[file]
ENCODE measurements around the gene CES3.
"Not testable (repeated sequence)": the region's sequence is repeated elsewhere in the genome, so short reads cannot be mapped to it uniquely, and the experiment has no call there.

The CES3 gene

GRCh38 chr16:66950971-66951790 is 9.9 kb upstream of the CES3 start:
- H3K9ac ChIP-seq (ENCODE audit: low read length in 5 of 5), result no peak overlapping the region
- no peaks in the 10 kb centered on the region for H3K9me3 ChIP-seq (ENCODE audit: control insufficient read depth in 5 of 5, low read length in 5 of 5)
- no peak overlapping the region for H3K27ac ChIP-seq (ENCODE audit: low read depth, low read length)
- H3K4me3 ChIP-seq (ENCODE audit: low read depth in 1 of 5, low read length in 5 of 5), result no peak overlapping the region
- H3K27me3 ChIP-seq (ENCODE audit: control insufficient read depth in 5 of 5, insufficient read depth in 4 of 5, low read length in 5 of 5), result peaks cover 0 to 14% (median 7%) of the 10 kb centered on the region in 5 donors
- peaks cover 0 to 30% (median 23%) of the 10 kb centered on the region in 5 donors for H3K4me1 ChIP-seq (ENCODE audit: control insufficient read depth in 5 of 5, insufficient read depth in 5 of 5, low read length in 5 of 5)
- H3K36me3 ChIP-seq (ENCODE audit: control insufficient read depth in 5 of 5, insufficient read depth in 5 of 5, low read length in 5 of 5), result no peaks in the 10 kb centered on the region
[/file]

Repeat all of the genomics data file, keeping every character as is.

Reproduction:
ENCODE measurements around the gene CES3.
"Not testable (repeated sequence)": the region's sequence is repeated elsewhere in the genome, so short reads cannot be mapped to it uniquely, and the experiment has no call there.

The CES3 gene

GRCh38 chr16:66950971-66951790 is 9.9 kb upstream of the CES3 start:
- H3K9ac ChIP-seq (ENCODE audit: low read length in 5 of 5), result no peak overlapping the region
- no peaks in the 10 kb centered on the region for H3K9me3 ChIP-seq (ENCODE audit: control insufficient read depth in 5 of 5, low read length in 5 of 5)
- no peak overlapping the region for H3K27ac ChIP-seq (ENCODE audit: low read depth, low read length)
- H3K4me3 ChIP-seq (ENCODE audit: low read depth in 1 of 5, low read length in 5 of 5), result no peak overlapping the region
- H3K27me3 ChIP-seq (ENCODE audit: control insufficient read depth in 5 of 5, insufficient read depth in 4 of 5, low read length in 5 of 5), result peaks cover 0 to 14% (median 7%) of the 10 kb centered on the region in 5 donors
- peaks cover 0 to 30% (median 23%) of the 10 kb centered on the region in 5 donors for H3K4me1 ChIP-seq (ENCODE audit: control insufficient read depth in 5 of 5, insufficient read depth in 5 of 5, low read length in 5 of 5)
- H3K36me3 ChIP-seq (ENCODE audit: control insufficient read depth in 5 of 5, insufficient read depth in 5 of 5, low read length in 5 of 5), result no peaks in the 10 kb centered on the region